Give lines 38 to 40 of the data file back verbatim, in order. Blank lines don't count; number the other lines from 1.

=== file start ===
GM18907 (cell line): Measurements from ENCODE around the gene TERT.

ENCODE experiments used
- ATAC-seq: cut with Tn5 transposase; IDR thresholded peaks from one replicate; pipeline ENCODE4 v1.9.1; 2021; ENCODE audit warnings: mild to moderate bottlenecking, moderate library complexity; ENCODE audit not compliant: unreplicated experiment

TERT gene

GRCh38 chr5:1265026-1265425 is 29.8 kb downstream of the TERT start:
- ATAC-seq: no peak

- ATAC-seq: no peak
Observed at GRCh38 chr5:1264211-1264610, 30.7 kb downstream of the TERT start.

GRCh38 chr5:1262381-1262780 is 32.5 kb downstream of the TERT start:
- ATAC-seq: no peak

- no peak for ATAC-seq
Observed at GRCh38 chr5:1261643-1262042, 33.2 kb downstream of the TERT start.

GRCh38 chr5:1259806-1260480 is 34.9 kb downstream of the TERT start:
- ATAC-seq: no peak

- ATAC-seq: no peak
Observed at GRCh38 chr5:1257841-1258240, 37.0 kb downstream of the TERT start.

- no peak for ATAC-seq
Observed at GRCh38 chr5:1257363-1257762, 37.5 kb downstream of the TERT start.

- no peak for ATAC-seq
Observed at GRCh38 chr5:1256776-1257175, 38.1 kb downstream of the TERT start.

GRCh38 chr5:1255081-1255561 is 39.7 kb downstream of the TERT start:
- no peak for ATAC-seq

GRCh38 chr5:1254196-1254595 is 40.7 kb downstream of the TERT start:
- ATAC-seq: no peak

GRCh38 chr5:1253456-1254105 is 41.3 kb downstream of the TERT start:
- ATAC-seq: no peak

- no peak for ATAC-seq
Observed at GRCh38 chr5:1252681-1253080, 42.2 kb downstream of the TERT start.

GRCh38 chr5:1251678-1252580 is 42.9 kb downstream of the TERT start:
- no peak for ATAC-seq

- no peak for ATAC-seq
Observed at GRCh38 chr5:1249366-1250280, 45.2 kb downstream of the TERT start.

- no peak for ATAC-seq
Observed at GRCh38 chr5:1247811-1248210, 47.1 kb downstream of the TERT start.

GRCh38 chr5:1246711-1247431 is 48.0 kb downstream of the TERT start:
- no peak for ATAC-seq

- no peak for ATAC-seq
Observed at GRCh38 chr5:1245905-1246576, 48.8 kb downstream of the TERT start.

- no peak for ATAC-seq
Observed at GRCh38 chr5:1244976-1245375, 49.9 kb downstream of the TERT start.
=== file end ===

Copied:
Observed at GRCh38 chr5:1245905-1246576, 48.8 kb downstream of the TERT start.

- no peak for ATAC-seq
Observed at GRCh38 chr5:1244976-1245375, 49.9 kb downstream of the TERT start.